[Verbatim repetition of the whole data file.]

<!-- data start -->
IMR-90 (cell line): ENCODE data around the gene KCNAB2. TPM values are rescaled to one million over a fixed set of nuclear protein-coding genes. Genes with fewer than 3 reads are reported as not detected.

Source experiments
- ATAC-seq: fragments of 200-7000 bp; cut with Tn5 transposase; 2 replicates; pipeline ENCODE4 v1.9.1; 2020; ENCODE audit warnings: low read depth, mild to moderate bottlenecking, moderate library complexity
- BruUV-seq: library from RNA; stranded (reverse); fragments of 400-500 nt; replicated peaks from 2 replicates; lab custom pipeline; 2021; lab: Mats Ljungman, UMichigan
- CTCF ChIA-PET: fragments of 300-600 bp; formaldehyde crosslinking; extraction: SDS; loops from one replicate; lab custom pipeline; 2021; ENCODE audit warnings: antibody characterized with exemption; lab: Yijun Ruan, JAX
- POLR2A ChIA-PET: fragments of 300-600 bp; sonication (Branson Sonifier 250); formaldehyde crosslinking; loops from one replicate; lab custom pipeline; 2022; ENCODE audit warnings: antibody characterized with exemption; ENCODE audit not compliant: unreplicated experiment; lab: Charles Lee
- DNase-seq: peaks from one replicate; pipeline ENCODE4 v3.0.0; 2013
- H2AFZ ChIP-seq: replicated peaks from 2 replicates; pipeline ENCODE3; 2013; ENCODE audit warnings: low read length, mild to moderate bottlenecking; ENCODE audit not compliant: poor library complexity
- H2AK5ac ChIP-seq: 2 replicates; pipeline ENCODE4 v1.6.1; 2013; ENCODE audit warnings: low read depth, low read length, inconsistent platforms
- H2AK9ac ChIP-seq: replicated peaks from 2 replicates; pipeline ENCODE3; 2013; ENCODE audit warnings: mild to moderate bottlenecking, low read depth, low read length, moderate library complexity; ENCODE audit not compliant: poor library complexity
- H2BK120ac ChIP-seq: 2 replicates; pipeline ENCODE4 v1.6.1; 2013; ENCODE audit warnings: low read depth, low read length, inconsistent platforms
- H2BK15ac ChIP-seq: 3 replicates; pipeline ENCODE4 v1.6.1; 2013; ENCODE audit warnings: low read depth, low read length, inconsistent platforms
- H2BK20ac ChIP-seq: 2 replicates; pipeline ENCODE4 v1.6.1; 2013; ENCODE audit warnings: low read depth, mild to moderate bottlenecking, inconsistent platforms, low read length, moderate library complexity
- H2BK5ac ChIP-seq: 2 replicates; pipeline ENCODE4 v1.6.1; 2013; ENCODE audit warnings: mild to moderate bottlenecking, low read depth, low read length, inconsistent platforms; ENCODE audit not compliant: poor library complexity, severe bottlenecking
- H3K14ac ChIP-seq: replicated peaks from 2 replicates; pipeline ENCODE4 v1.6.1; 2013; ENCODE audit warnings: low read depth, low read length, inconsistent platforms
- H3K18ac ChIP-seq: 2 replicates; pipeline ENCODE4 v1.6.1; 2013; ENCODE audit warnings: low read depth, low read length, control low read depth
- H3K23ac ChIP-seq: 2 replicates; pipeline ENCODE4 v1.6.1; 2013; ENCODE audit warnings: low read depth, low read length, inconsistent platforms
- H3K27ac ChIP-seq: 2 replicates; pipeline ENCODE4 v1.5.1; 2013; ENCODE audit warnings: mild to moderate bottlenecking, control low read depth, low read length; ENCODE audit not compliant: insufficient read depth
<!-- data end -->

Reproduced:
IMR-90 (cell line): ENCODE data around the gene KCNAB2. TPM values are rescaled to one million over a fixed set of nuclear protein-coding genes. Genes with fewer than 3 reads are reported as not detected.

Source experiments
- ATAC-seq: fragments of 200-7000 bp; cut with Tn5 transposase; 2 replicates; pipeline ENCODE4 v1.9.1; 2020; ENCODE audit warnings: low read depth, mild to moderate bottlenecking, moderate library complexity
- BruUV-seq: library from RNA; stranded (reverse); fragments of 400-500 nt; replicated peaks from 2 replicates; lab custom pipeline; 2021; lab: Mats Ljungman, UMichigan
- CTCF ChIA-PET: fragments of 300-600 bp; formaldehyde crosslinking; extraction: SDS; loops from one replicate; lab custom pipeline; 2021; ENCODE audit warnings: antibody characterized with exemption; lab: Yijun Ruan, JAX
- POLR2A ChIA-PET: fragments of 300-600 bp; sonication (Branson Sonifier 250); formaldehyde crosslinking; loops from one replicate; lab custom pipeline; 2022; ENCODE audit warnings: antibody characterized with exemption; ENCODE audit not compliant: unreplicated experiment; lab: Charles Lee
- DNase-seq: peaks from one replicate; pipeline ENCODE4 v3.0.0; 2013
- H2AFZ ChIP-seq: replicated peaks from 2 replicates; pipeline ENCODE3; 2013; ENCODE audit warnings: low read length, mild to moderate bottlenecking; ENCODE audit not compliant: poor library complexity
- H2AK5ac ChIP-seq: 2 replicates; pipeline ENCODE4 v1.6.1; 2013; ENCODE audit warnings: low read depth, low read length, inconsistent platforms
- H2AK9ac ChIP-seq: replicated peaks from 2 replicates; pipeline ENCODE3; 2013; ENCODE audit warnings: mild to moderate bottlenecking, low read depth, low read length, moderate library complexity; ENCODE audit not compliant: poor library complexity
- H2BK120ac ChIP-seq: 2 replicates; pipeline ENCODE4 v1.6.1; 2013; ENCODE audit warnings: low read depth, low read length, inconsistent platforms
- H2BK15ac ChIP-seq: 3 replicates; pipeline ENCODE4 v1.6.1; 2013; ENCODE audit warnings: low read depth, low read length, inconsistent platforms
- H2BK20ac ChIP-seq: 2 replicates; pipeline ENCODE4 v1.6.1; 2013; ENCODE audit warnings: low read depth, mild to moderate bottlenecking, inconsistent platforms, low read length, moderate library complexity
- H2BK5ac ChIP-seq: 2 replicates; pipeline ENCODE4 v1.6.1; 2013; ENCODE audit warnings: mild to moderate bottlenecking, low read depth, low read length, inconsistent platforms; ENCODE audit not compliant: poor library complexity, severe bottlenecking
- H3K14ac ChIP-seq: replicated peaks from 2 replicates; pipeline ENCODE4 v1.6.1; 2013; ENCODE audit warnings: low read depth, low read length, inconsistent platforms
- H3K18ac ChIP-seq: 2 replicates; pipeline ENCODE4 v1.6.1; 2013; ENCODE audit warnings: low read depth, low read length, control low read depth
- H3K23ac ChIP-seq: 2 replicates; pipeline ENCODE4 v1.6.1; 2013; ENCODE audit warnings: low read depth, low read length, inconsistent platforms
- H3K27ac ChIP-seq: 2 replicates; pipeline ENCODE4 v1.5.1; 2013; ENCODE audit warnings: mild to moderate bottlenecking, control low read depth, low read length; ENCODE audit not compliant: insufficient read depth